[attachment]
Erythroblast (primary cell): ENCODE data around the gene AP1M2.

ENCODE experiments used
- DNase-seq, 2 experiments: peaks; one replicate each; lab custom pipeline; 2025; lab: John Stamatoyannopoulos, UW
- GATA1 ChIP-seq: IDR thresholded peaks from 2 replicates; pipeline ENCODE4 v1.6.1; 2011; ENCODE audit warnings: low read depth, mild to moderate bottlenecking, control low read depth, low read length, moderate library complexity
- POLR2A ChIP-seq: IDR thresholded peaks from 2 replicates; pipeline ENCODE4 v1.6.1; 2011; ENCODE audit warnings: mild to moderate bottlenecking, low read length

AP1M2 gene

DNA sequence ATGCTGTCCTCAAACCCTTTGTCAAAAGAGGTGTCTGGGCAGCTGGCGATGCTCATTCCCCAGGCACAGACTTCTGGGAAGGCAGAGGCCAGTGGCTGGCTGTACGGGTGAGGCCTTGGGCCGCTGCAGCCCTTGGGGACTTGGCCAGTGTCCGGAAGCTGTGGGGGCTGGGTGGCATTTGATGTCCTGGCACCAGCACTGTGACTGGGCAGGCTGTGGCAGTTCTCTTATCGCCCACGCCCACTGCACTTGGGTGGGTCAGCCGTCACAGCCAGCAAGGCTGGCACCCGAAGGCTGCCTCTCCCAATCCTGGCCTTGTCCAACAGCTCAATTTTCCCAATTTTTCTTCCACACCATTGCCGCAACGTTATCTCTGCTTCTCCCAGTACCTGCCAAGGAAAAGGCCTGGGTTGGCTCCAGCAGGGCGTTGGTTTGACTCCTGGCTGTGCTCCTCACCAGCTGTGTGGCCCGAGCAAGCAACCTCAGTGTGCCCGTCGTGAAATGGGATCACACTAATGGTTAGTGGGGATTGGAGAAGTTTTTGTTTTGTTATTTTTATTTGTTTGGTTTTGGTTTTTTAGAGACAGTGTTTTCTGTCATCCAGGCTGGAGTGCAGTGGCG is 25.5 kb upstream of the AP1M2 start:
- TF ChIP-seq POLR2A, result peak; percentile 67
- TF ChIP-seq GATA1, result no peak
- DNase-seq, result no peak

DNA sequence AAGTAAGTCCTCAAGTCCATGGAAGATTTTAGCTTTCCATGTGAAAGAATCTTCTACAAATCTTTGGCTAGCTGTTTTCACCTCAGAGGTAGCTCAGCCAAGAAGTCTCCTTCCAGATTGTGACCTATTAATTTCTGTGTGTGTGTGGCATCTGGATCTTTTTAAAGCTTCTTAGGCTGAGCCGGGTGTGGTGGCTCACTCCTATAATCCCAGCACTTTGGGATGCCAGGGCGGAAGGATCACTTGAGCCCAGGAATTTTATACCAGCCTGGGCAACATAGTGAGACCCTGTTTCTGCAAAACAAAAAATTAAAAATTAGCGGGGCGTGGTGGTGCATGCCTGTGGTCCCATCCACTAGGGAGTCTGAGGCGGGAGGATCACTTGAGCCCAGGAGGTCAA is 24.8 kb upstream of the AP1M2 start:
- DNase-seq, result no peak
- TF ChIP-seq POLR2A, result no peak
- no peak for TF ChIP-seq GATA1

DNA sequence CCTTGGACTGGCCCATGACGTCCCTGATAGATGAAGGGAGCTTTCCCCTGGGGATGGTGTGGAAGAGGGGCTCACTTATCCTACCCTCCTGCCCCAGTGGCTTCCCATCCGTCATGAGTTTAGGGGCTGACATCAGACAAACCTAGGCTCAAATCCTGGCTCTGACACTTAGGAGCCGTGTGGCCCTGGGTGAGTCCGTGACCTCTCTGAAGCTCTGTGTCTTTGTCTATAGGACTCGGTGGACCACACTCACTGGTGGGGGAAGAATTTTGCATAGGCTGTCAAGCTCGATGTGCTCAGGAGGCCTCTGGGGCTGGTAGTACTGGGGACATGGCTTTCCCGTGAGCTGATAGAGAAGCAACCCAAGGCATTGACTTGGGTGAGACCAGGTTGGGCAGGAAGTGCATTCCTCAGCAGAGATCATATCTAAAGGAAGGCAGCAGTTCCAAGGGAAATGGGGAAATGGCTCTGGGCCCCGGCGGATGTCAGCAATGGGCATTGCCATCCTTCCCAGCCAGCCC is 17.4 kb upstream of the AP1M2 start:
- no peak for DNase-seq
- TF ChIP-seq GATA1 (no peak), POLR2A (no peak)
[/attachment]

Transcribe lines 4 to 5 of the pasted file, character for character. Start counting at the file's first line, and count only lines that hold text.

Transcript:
- GATA1 ChIP-seq: IDR thresholded peaks from 2 replicates; pipeline ENCODE4 v1.6.1; 2011; ENCODE audit warnings: low read depth, mild to moderate bottlenecking, control low read depth, low read length, moderate library complexity
- POLR2A ChIP-seq: IDR thresholded peaks from 2 replicates; pipeline ENCODE4 v1.6.1; 2011; ENCODE audit warnings: mild to moderate bottlenecking, low read length